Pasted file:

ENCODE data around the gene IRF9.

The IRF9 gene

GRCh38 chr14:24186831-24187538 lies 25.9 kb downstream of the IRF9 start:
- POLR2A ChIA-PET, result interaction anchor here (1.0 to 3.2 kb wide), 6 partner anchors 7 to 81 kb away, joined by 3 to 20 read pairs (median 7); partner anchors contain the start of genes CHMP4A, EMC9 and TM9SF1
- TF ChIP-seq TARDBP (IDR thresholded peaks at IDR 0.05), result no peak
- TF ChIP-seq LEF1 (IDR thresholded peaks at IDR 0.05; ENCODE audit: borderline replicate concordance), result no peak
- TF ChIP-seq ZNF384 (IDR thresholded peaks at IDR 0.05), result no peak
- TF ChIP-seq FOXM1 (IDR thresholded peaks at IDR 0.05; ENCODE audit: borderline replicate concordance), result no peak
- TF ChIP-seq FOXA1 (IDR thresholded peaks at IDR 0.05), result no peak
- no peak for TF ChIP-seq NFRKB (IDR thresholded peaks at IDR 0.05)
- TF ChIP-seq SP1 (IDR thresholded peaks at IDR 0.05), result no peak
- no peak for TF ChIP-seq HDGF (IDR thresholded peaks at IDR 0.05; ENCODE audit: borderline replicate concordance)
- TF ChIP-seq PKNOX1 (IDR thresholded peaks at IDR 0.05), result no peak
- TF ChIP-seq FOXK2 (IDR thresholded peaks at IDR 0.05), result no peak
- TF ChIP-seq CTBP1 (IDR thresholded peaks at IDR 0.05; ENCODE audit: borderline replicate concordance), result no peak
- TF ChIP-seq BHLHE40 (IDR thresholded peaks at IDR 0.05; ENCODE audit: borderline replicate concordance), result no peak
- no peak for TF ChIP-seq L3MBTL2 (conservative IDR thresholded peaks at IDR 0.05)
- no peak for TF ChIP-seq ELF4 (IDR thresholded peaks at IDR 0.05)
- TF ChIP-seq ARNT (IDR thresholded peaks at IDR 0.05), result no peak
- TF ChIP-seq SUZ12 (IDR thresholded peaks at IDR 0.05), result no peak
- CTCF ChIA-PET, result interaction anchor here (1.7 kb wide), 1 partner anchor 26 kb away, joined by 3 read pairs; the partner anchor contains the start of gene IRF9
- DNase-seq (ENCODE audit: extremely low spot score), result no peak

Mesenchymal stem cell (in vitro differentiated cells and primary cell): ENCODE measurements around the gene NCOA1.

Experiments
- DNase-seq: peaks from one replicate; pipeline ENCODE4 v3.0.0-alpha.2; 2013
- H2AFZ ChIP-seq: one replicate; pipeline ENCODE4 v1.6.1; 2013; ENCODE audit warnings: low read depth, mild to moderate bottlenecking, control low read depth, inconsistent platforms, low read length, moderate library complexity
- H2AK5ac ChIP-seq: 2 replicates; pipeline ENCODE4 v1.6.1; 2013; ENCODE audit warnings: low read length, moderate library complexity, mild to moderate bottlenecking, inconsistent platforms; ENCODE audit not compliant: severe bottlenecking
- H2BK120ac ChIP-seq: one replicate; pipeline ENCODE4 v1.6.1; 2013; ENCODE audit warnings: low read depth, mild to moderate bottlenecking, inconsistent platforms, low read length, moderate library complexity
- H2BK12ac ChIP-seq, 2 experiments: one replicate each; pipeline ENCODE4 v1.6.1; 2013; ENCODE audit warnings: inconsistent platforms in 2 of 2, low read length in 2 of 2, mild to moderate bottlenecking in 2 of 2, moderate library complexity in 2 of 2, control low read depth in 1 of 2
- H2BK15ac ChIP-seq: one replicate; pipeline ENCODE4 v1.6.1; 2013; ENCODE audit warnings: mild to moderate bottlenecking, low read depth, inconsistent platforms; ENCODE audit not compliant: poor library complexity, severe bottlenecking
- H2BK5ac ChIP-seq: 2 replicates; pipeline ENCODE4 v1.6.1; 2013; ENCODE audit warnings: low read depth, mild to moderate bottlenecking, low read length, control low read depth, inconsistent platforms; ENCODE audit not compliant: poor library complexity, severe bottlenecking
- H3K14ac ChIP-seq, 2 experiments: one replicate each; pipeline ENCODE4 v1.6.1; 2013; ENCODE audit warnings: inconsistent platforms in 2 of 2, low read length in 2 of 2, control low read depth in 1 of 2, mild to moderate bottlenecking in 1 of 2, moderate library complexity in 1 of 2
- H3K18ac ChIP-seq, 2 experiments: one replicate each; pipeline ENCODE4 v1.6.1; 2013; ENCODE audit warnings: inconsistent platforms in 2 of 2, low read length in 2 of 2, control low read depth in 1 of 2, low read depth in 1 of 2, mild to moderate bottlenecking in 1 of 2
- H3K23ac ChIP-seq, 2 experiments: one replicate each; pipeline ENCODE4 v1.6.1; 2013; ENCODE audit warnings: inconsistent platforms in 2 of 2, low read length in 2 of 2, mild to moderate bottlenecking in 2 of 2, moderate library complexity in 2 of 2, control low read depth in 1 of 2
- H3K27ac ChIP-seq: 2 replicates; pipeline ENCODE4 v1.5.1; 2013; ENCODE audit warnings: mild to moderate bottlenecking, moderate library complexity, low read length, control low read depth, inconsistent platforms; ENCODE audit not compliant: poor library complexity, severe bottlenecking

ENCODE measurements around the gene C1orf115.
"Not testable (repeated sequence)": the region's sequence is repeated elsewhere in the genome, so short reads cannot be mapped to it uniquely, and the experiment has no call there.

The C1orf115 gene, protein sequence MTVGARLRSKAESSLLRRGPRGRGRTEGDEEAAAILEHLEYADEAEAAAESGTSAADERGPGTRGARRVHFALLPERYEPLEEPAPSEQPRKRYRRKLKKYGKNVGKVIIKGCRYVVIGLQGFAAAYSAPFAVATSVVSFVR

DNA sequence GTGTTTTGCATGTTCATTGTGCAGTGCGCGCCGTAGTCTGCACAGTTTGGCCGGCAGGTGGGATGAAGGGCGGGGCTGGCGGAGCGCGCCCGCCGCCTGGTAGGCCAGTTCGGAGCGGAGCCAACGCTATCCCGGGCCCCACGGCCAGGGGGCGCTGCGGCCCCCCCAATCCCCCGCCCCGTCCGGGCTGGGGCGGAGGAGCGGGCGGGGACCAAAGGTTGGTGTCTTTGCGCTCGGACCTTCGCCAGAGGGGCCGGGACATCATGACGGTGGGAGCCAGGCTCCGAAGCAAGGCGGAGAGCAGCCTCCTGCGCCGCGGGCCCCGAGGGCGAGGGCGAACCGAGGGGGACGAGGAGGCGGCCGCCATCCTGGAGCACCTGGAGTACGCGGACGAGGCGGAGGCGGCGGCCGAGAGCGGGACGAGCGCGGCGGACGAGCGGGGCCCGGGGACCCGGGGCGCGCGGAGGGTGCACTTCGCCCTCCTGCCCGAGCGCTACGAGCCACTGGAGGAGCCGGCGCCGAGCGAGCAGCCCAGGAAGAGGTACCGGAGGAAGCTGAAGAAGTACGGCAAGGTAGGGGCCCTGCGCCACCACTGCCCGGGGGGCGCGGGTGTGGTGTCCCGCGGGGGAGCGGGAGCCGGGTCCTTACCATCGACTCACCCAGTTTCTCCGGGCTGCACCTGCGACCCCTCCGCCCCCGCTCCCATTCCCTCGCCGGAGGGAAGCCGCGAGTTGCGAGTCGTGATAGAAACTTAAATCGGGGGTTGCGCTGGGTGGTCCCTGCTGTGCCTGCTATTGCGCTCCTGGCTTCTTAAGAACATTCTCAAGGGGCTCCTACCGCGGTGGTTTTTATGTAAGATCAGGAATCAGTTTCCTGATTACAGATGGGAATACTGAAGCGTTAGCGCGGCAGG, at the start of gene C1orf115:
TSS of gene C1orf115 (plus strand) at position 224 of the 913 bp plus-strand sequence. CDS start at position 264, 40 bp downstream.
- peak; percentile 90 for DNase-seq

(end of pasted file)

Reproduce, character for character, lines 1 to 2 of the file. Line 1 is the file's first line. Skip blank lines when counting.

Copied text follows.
ENCODE data around the gene IRF9.

The IRF9 gene